Friday, 8 May 2015

Singapore secures 20-year lease at Venice Biennale

By Pichayada Promchertchoo, Channel NewsAsia, 6 May 2015

VENICE: The Singapore Pavilion at the the 56th Venice Biennale International Art Exhibition was officially opened on Wednesday (May 6) by Minister of State for Culture, Community and Youth Sam Tan.

The inauguration marks the first time Singapore's national pavilion is housed within the historic Arsenale on a 20-year lease. The Arsenale - a former military complex and shipyard - is one of two main sites for the exhibition.

"Singapore has a rich pool of artistic talent and we want to be able to always identify and create opportunities for them to showcase their works," said Mr Tan.

"The long-term lease of the Singapore Pavilion at the Biennale further underscores our commitment to our artists, who will fly the Singapore flag on the global stage."

Representing Singapore this year is artist and former Olympic sailor Charles Lim, who unveiled his installation SEA STATE in a 250-square-metre space inside the Sale d'Armi building, set against a stunning view of the Venetian Lagoon.

"It's an excellent opportunity for our artists to think about this space that they can play with and then be plugged into the exciting world of the Venice Biennale," said Mr Paul Tan, Deputy Chief Executive of Singapore's National Arts Council.

Wednesday will also see several other countries from the Asia-Pacific region raise the curtain on their pavilions, including Australia, South Korea, Indonesia, Thailand and the Philippines.

On Saturday, the installations will be open to the public and visitors can take part in a discussion titled The Geopolitical and the Biophysical: A Structured Conversation on Art and Southeast Asia. Singapore, the Philippines, Indonesia, Hong Kong, India and Pakistan will be in the spotlight.

Twelve speakers - including Guggenheim Museum curator Thomas J Berghuis, Indonesian artist Heri Dono, and Director of National Gallery Singapore Dr Eugene Tan - will discuss the possibilities as well as uncertainties faced by societies in Southeast Asia and beyond.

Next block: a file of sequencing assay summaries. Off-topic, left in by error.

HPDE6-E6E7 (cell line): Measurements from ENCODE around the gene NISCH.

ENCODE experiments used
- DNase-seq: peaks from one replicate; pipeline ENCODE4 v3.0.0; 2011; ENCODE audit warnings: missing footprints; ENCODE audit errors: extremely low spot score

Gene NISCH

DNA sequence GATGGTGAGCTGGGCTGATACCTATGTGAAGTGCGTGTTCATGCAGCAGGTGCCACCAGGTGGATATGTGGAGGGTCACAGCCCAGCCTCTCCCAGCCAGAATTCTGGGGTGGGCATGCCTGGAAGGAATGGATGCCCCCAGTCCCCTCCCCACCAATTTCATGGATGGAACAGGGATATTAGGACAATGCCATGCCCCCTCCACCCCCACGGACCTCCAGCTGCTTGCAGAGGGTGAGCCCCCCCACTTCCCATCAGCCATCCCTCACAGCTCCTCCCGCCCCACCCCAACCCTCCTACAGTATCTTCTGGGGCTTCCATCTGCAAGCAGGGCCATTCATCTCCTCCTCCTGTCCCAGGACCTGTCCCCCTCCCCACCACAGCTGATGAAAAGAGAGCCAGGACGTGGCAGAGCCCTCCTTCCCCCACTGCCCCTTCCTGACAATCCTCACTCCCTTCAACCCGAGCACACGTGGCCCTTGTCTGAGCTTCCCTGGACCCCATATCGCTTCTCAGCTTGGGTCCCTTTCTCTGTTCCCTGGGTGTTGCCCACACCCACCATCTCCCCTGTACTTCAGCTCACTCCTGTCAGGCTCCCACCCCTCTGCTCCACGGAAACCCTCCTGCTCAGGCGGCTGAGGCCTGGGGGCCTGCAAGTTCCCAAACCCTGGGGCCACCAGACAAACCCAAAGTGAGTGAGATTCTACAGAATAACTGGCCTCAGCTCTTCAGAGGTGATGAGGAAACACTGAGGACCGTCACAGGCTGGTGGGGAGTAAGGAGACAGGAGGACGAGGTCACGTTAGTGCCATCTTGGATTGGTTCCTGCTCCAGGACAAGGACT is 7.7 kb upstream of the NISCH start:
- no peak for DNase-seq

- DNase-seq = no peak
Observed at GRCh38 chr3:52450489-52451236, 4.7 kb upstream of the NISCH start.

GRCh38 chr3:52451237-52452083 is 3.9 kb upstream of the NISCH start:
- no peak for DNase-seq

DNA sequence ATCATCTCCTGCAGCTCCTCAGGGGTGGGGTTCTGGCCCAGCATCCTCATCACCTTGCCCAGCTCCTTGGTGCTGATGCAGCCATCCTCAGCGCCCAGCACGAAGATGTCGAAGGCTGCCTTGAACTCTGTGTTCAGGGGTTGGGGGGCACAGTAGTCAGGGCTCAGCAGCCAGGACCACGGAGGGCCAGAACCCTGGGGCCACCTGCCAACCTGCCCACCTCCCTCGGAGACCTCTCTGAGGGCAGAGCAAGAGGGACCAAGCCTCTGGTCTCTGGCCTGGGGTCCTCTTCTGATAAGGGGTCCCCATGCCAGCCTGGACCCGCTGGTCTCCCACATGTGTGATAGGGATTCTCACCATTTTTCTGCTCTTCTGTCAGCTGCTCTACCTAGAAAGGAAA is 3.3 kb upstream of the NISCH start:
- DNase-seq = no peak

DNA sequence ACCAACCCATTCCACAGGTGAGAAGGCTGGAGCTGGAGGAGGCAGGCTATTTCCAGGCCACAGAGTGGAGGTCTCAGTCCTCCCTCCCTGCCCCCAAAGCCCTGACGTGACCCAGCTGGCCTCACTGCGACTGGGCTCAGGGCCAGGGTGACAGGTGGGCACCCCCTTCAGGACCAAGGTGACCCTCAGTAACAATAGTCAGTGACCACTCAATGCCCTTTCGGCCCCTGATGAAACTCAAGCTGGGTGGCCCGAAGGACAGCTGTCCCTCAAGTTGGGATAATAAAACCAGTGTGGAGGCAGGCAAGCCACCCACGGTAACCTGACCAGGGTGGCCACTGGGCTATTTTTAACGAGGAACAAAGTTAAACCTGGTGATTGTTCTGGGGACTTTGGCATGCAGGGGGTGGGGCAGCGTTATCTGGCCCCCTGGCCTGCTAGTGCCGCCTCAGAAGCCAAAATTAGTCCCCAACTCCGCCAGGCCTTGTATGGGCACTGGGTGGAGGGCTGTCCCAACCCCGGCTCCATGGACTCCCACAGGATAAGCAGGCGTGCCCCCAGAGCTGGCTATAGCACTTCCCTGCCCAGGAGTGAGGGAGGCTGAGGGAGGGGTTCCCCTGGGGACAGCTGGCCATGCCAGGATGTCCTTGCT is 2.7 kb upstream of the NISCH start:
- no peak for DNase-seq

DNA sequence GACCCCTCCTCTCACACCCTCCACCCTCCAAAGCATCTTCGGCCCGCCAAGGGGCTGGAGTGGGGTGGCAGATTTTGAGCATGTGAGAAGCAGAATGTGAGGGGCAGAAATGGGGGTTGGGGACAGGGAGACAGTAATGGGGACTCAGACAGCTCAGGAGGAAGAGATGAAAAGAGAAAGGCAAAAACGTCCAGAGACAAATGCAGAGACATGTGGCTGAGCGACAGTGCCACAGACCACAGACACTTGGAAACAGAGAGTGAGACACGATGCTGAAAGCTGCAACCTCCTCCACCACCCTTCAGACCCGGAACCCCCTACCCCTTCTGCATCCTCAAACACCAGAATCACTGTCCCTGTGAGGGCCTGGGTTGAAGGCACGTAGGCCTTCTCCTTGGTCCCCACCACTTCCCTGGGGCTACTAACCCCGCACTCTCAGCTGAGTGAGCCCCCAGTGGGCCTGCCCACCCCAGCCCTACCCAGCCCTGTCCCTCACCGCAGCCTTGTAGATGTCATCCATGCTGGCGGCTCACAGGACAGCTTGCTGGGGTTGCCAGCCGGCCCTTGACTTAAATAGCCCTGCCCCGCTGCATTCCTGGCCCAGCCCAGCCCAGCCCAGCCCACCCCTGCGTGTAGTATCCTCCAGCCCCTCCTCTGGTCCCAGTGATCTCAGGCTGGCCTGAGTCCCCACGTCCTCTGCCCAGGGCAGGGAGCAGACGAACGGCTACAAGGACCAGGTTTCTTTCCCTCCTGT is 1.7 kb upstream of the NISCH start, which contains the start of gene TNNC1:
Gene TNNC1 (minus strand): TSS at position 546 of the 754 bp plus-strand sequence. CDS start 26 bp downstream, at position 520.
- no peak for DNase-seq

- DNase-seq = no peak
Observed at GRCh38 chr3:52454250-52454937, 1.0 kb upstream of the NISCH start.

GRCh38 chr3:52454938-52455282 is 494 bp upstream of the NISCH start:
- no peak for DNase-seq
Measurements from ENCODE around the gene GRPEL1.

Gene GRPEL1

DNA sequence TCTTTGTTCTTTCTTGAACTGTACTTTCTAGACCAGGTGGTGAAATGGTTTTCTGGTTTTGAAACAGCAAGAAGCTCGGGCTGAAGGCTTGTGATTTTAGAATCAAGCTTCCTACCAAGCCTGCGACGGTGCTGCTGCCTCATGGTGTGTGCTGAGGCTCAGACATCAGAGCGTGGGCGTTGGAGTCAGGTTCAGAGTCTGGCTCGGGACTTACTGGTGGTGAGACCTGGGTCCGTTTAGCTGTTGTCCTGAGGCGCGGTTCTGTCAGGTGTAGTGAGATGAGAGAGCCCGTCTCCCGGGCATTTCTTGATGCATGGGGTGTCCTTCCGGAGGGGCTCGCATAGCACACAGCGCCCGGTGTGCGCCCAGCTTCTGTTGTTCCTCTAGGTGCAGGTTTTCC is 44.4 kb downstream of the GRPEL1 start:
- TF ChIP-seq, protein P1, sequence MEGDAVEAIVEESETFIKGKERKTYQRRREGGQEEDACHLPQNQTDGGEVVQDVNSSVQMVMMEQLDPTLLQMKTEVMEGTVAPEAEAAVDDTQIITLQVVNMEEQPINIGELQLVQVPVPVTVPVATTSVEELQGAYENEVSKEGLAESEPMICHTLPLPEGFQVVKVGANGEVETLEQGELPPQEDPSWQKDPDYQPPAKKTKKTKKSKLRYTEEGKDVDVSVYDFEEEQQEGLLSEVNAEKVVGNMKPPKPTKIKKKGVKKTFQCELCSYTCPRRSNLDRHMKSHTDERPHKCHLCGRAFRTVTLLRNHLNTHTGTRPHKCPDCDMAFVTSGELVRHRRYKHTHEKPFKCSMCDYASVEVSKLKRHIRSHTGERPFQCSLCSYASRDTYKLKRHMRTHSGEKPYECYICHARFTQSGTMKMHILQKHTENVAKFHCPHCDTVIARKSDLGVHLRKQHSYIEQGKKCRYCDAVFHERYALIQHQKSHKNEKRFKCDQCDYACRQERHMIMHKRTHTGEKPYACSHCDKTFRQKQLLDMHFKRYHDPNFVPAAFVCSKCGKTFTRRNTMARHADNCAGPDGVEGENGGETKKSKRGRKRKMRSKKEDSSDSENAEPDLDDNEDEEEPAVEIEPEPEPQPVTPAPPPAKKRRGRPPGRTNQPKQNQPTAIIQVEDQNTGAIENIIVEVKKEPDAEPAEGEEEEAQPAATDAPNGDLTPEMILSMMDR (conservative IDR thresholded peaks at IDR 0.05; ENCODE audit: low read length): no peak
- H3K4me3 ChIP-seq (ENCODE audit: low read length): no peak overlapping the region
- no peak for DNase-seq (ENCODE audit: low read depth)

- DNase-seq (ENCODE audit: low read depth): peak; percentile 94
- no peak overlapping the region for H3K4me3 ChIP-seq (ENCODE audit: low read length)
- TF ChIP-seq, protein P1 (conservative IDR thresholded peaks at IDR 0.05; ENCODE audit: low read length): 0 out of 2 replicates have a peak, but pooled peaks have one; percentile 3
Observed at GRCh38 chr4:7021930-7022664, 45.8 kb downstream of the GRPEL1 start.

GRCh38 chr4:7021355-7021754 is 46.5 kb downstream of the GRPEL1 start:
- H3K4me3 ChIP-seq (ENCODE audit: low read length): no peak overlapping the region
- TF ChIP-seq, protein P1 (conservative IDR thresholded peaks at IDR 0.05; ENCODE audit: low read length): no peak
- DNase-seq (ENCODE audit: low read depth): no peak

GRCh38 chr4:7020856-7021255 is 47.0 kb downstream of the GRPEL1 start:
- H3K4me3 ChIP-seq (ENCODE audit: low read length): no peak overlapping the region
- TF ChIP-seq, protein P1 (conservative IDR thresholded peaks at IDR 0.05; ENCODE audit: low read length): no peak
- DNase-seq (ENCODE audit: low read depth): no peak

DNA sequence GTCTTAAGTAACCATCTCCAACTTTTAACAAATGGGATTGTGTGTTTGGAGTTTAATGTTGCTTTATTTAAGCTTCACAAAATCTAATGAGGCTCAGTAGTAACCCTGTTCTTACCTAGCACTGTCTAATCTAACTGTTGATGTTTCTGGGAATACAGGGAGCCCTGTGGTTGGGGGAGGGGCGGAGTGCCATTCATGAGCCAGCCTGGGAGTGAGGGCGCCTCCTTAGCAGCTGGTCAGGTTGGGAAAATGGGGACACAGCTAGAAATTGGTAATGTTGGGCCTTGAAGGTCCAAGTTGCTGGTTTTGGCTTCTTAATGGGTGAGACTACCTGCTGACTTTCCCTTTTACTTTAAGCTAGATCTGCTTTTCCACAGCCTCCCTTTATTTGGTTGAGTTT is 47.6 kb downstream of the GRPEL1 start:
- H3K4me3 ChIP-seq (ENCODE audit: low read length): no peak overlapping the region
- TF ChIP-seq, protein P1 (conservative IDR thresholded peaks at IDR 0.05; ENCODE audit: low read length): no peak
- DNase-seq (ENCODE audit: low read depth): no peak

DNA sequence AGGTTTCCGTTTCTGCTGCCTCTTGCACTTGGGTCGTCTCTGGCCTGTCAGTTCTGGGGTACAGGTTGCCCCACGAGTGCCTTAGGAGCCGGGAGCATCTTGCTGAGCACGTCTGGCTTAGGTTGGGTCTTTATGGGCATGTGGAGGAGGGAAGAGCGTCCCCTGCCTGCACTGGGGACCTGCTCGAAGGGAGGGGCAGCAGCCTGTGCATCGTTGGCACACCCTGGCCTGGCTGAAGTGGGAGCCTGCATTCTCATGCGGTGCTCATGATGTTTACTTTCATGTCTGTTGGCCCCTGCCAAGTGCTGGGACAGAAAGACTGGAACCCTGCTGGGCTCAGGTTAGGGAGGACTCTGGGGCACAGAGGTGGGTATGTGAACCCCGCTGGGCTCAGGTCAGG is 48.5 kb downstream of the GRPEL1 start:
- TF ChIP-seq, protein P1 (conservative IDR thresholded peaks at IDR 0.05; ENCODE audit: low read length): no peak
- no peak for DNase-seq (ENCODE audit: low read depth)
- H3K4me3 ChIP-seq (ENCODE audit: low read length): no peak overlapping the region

After the Biennale's conclusion on Nov 22, Mr Lim's installation will be shipped back home for display at the NTU Centre for Contemporary Art Singapore next year, giving Singaporeans a chance to savour the SEA STATE, making waves abroad.

The Singapore Pavilion is officially launched! We were honoured to have Minister of State for Culture, Community and...
Posted by Singapore Art Week on Wednesday, May 6, 2015

Singapore returns to Venice Biennale as 'SEA STATE'
After a brief hiatus in 2013, Singapore returns to to the world's leading contemporary art exhibition, the Venice Biennale with a presentation by artist Charles Lim.
By Pichayada Promchertchoo, Channel NewsAsia5 May 2015

VENICE: Singapore will make an official comeback to one of the world's most prestigious contemporary art scenes, la Biennale di Venezia, or the Venice Biennale, on Wednesday (May 6). The international art exhibition raises its curtain every two years in the Italian city.

This is the seventh time Singapore is taking part. It will be represented by one of its most prominent artists Charles Lim. The former Olympic sailor has spent the past decade examining the inseparable relationship between the island nation and the sea cradling it. The 42-year-old Singaporean's multi-faceted project is called SEA STATE.

"The importance about the Venice Biennale is that it allows - I wouldn't even say Singaporean artists - but artists who are dealing with the condition of the space we come from. It allows us to present our questions in a way that we want to actually in this platform," Mr Lim told Channel NewsAsia.

The installation uses audio and visual elements to draw the border of the island state, while exposing the real depths of the sea and challenges it poses.

"The installation will take you underground, take you into the sea, take you above the sea; will give you a fresh perspective on Singapore's space, the sovereign state, the island state through really hi-tech audio-visual technology, and really spectacular visuals," said Mr Paul Tan, Deputy Chief Executive of Singapore's National Arts Council, who commissioned this year's presentation.

Singapore is making a comeback at the #VeniceBiennale (La Biennale di Venezia) when it officially opens today, and local artist Charles Lim’s project, SEA STATE, is set to make a splash. Channel NewsAsia’s Pichayada Promchertchoo reports.